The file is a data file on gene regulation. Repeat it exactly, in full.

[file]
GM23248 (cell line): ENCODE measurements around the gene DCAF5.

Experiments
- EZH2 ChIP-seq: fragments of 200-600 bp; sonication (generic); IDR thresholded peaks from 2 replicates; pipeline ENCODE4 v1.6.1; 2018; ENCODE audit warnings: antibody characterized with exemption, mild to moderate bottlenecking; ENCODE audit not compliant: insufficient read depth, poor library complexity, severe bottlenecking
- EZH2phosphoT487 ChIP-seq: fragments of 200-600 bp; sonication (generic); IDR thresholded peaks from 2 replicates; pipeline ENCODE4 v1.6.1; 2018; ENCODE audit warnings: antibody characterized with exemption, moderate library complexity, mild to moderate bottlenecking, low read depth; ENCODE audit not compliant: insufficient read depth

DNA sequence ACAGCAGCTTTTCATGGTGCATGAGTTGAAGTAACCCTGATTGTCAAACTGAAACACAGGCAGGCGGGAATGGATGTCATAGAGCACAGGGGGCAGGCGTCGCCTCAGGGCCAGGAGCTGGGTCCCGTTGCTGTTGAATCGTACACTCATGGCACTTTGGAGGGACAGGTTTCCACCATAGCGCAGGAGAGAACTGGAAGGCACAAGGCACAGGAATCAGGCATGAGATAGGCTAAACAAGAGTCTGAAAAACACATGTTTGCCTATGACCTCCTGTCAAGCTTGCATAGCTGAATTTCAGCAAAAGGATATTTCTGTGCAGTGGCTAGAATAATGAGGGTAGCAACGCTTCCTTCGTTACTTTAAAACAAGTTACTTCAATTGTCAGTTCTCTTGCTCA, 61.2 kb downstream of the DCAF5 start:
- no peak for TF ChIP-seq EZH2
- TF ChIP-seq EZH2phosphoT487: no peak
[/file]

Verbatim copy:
GM23248 (cell line): ENCODE measurements around the gene DCAF5.

Experiments
- EZH2 ChIP-seq: fragments of 200-600 bp; sonication (generic); IDR thresholded peaks from 2 replicates; pipeline ENCODE4 v1.6.1; 2018; ENCODE audit warnings: antibody characterized with exemption, mild to moderate bottlenecking; ENCODE audit not compliant: insufficient read depth, poor library complexity, severe bottlenecking
- EZH2phosphoT487 ChIP-seq: fragments of 200-600 bp; sonication (generic); IDR thresholded peaks from 2 replicates; pipeline ENCODE4 v1.6.1; 2018; ENCODE audit warnings: antibody characterized with exemption, moderate library complexity, mild to moderate bottlenecking, low read depth; ENCODE audit not compliant: insufficient read depth

DNA sequence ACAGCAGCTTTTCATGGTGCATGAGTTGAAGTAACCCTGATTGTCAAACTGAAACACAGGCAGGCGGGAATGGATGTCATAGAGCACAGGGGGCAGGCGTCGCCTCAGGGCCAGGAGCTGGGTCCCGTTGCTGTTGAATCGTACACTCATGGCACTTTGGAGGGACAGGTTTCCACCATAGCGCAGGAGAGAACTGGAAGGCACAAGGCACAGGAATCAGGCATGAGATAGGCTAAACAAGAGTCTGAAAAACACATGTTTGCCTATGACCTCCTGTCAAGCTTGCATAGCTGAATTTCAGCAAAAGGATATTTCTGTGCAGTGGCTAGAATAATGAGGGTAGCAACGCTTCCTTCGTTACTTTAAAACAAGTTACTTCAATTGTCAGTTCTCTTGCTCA, 61.2 kb downstream of the DCAF5 start:
- no peak for TF ChIP-seq EZH2
- TF ChIP-seq EZH2phosphoT487: no peak